PaperCity Magazine

December 2016 - Dallas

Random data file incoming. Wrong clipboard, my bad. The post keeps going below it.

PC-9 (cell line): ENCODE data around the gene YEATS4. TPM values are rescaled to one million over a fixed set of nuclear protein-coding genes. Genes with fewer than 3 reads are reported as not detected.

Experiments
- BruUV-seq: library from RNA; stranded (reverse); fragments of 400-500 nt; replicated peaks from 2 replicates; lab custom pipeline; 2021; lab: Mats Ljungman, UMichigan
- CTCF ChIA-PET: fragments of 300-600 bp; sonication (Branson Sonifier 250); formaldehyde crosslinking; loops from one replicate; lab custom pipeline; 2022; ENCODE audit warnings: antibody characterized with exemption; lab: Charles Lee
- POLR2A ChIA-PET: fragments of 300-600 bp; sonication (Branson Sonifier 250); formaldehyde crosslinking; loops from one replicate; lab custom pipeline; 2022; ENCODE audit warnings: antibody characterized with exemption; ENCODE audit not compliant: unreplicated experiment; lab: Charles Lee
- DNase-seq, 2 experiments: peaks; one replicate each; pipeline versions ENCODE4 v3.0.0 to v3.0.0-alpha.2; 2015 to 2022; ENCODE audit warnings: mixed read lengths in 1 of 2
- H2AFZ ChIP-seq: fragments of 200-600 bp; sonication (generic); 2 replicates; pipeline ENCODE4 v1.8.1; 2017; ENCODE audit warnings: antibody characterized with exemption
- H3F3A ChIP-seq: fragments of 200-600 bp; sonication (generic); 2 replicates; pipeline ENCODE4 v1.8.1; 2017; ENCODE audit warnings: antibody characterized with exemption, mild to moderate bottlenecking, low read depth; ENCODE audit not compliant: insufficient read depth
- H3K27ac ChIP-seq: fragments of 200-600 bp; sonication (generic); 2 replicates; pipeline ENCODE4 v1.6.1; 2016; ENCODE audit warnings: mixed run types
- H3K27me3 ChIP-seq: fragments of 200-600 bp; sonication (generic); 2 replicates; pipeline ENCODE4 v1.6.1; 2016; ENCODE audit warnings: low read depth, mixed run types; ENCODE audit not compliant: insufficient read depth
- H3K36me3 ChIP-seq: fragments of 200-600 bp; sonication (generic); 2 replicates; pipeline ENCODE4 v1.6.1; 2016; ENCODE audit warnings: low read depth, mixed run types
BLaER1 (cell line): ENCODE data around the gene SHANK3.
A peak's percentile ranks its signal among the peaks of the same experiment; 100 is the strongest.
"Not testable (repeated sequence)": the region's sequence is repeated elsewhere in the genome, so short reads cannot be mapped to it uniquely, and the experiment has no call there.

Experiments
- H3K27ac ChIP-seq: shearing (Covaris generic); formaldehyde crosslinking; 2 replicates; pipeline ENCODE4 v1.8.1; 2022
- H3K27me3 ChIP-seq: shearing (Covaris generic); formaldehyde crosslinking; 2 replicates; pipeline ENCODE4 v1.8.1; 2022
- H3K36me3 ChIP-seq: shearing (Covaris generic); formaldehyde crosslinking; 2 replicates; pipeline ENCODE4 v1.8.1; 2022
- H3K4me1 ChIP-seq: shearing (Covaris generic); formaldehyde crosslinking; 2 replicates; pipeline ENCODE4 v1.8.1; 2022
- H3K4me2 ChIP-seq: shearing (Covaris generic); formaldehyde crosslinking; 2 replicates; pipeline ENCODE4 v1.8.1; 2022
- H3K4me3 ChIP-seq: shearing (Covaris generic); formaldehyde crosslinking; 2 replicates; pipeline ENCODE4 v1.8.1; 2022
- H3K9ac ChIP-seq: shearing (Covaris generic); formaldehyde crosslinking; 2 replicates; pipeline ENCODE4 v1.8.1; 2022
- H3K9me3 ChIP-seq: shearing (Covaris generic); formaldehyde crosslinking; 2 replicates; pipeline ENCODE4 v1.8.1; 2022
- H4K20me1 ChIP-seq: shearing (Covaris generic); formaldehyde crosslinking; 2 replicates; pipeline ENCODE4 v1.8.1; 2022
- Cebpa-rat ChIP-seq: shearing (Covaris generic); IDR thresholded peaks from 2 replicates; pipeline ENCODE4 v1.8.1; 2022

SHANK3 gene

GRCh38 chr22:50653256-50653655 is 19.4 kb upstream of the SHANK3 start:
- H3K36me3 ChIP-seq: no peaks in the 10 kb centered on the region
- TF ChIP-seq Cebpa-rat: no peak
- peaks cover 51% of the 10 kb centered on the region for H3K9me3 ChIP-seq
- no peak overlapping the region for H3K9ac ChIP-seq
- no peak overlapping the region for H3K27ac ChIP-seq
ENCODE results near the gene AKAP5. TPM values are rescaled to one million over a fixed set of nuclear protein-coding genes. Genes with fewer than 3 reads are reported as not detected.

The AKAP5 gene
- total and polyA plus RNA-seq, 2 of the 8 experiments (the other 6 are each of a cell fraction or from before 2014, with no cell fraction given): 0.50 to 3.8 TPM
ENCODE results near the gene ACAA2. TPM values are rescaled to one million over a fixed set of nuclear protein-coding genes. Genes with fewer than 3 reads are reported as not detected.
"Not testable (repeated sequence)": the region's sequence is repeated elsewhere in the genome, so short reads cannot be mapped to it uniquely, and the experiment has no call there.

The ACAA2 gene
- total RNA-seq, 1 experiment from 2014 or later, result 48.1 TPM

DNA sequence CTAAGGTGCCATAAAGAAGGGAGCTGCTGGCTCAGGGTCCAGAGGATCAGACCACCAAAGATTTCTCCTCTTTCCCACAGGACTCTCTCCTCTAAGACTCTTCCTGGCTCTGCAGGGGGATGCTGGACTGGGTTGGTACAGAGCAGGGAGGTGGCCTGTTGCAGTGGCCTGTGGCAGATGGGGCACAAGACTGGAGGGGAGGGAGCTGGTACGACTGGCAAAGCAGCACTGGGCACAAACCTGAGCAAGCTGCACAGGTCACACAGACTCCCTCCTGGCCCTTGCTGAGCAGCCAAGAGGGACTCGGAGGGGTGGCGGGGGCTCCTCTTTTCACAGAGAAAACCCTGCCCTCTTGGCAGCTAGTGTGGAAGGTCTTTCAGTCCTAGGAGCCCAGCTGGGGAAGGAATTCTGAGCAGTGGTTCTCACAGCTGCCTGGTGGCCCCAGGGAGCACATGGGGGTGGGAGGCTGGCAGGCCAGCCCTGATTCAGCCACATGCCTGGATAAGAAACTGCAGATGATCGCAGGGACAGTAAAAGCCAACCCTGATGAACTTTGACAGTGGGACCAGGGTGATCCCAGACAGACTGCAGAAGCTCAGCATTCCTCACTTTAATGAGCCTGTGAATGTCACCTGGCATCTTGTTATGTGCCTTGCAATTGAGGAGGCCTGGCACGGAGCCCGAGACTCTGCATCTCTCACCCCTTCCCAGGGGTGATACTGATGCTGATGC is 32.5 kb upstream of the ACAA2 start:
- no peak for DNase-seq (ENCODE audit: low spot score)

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local cemeteries are filled with ancient headstones bearing the phrase "Killed by Indians." In 1905, a cattle rancher bought the house and added a second floor with bedrooms for his three daughters. "I like to think about how much life has been experienced in the 123 years of the house," says Richard, who purchased it from a woman who sewed draperies styled from the period and laboriously hand-stenciled walls in patterns documented from the 1800s, all of which they kept. The original wood floors downstairs were refurbished years ago, and they ripped out the 1970s carpet upstairs, revealing wood planks. The original woodwork, including the doors, had never been painted, leaving everything with a lovely patina, he says. Without much insulation, it's cold in the winter and hot in the summer, but that's part of the charm. They let the house be itself. Says Richard: "Some people totally renovate, and then it's not an old house any more." This is not the first historic house he has owned and refurbished in Weatherford — he's lived in these relics off and on for 15 years, including the Mary Martin house — but the Black House is the oldest one yet. The previous owner had "goofy-looking Victorian furniture throughout," he says, but they've made it their own with a handful of 19th-century antiques and contemporary furnishings from Sutherland, Donghia, and Richard Shapiro. A white enamel and chrome stove from the 1950s, purchased for the kitchen from a store in Weatherford, looks just like the one Richard's grandmother had. Walls are hung with their own photography and paintings. "Everything seems to work together," says Richard. "We've been collecting things for years." Clad in its inky coat, the house would be an oven, he says, were it not shaded by a canopy of ancient oaks, cedar elms, and live oaks. A wild garden flourishes in the front, with native grasses, succulents, cactuses, and black-eyed Susans. Richard cultivates pink and red climbing roses, including natives that date to the 1900s that have thrived for more than 100 years; a pioneer grit for survival lives on in the garden. For Chad and Richard, restoring the Black House is less about decorating and renovating than it is about preserving a century of vanished life. 76 Richard Bettinger photograph is a commission from a client, whose horses appear in The Hunger Games. Charles Potter limestone sculpture on pedestal from Don Ruseau. Handmade metal chest is a flea market find. Dining-room wallpaper is a document print. Richard Bettinger's Decompressionism photograph of Lollie Bombs Burlesque dancers. Brass pig from Society. Antique Italian wall bracket, Joseph Minton Antiques. Urn is a flea-market find.

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